Seems simple, no?

Here’s a random example:

Song: I Wanna Dance with Somebody

Books:

I- I Am Not Your Perfect Mexican Daughter

Wanna – I Wanna Be Where You Are

Dance – Dance All Night

With – With the Fire on High

Somebody – Somewhere Only We Know

For my own take on it, I went on Apple Music and clicked on one of the ready-made playlists and kept scrolling with my eyes closed until I got to a song with more than two words in its title. I got Better Luck Next Time by Kelsea Ballerini, which is a song I hadn’t heard of! Upon listening to it, I actually really liked it. 

Here are my choices:

  • BetterBlood Water Paint
  • Luck – Natalie Tan’s Book of Luck and Fortune
  • NextNext Year in Havana
  • TimeTimekeeper by Tara Sim

Thoughts:

  • Blood Water Paint by Joy McCullough – I read this over a weekend away from my house and it was truly a work of greatness. I followed it up with The Poet X, and I couldn’t have made a better decision. Both works deal with bodily autonomy in different ways and eras and races, and I loved them. TWs: abuse, sexual assault, and torture
  • Natalie Tan’s Book of Luck and Fortune by Roselle Lim –  I adore books that have a hint of magical realism, especially if they’re written by WoC. Add food to the equation and questions of identity and family, and you make a perfect book. I’ve been so stoked to read thi and by the end of the year I’d like to get this. I’ve had this in my TBR since it was announced and now it’s out so I have a moral obligation to support this wonderful book.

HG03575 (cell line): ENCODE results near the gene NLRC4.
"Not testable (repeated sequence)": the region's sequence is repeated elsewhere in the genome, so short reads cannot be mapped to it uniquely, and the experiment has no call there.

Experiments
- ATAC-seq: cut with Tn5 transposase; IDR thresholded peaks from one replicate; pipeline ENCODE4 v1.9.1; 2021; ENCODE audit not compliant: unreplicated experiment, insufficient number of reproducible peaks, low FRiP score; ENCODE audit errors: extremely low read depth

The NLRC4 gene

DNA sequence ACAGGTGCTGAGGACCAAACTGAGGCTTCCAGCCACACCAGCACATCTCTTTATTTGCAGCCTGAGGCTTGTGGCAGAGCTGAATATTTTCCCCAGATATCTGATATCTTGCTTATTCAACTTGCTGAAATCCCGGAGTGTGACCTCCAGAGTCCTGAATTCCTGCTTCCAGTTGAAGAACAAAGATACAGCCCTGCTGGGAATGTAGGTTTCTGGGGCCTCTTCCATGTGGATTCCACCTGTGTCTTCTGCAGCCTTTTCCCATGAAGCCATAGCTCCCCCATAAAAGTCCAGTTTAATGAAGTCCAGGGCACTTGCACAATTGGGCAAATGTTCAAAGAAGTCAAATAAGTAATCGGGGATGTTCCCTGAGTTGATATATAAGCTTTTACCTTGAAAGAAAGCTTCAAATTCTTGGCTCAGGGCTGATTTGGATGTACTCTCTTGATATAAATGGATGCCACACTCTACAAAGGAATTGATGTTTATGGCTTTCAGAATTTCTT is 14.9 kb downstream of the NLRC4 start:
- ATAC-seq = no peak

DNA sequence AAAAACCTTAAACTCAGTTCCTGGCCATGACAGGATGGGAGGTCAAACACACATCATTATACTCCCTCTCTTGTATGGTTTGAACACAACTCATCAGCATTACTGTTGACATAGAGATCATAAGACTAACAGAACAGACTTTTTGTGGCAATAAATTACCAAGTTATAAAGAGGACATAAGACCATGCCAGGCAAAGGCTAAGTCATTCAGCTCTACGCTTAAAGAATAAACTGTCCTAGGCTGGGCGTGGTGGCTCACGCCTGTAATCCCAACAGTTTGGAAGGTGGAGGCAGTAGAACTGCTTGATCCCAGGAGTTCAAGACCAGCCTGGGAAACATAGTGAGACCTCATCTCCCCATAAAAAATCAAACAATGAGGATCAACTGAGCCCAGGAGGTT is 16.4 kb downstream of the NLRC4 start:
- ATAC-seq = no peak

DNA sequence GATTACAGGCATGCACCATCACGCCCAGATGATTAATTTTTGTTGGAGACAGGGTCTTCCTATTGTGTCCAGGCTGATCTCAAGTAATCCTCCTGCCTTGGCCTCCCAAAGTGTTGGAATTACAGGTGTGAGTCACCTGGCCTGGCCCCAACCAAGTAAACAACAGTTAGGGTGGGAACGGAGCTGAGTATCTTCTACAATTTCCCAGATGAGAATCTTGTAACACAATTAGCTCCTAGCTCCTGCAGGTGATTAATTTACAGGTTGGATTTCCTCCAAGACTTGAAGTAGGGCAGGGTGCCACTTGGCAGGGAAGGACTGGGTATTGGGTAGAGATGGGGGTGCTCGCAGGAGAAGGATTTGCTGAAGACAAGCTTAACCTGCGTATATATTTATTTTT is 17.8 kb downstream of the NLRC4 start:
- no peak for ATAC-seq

• Next Year in Havana by Chanel Cleeton – Everyone and their mother has recommended this book to me and I finally got a chance to buy the ebook on sale recently. I’m looking forward to delving into Elisa and Marisol’s stories.
  • Timekeeper by Tara Sim – I absolutely loved Timekeeper by Tara Sim! I sort of abandoned Chainbreaker midway through my reading of it, but I have to finish it so I can know what happens! I’m so bad at reading series *crying emojis*

What did you think? Will you try it? I’m tagging the Latinx Squad if they’re interested in trying out the book tag, you can tag whomever you want or just do it if you want to; no one’s policing your ability to do this. This is for fun! Just make sure to credit me, Boricua Reads or @boricuareads on Twitter/Instagram/Tumblr.

Enjoy!

Latinx Summer Reads 2019 (or, #ReadLatinxFive)

latinx summer reads 2019 header
[ID: banner with a beach, clip arts of a palm tree and a cute red crab, on the sand there’s 8 books– Gods of Jade and Shadow, while they sleep (under the bed is another country), My Life as an Ice Cream Sandwich, Shades: Detroit Love Stories, Exile, Where are You From?, The Grief Keeper, and A Crash of Fate]